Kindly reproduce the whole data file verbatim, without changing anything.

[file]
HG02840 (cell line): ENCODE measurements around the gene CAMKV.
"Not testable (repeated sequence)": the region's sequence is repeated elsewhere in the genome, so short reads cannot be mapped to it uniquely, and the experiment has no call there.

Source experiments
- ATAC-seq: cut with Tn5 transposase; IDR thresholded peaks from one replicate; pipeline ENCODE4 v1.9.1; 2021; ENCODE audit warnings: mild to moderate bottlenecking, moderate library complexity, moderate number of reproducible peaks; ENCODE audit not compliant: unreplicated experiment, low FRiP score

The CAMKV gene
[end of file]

HG02840 (cell line): ENCODE measurements around the gene CAMKV.
"Not testable (repeated sequence)": the region's sequence is repeated elsewhere in the genome, so short reads cannot be mapped to it uniquely, and the experiment has no call there.

Source experiments
- ATAC-seq: cut with Tn5 transposase; IDR thresholded peaks from one replicate; pipeline ENCODE4 v1.9.1; 2021; ENCODE audit warnings: mild to moderate bottlenecking, moderate library complexity, moderate number of reproducible peaks; ENCODE audit not compliant: unreplicated experiment, low FRiP score

The CAMKV gene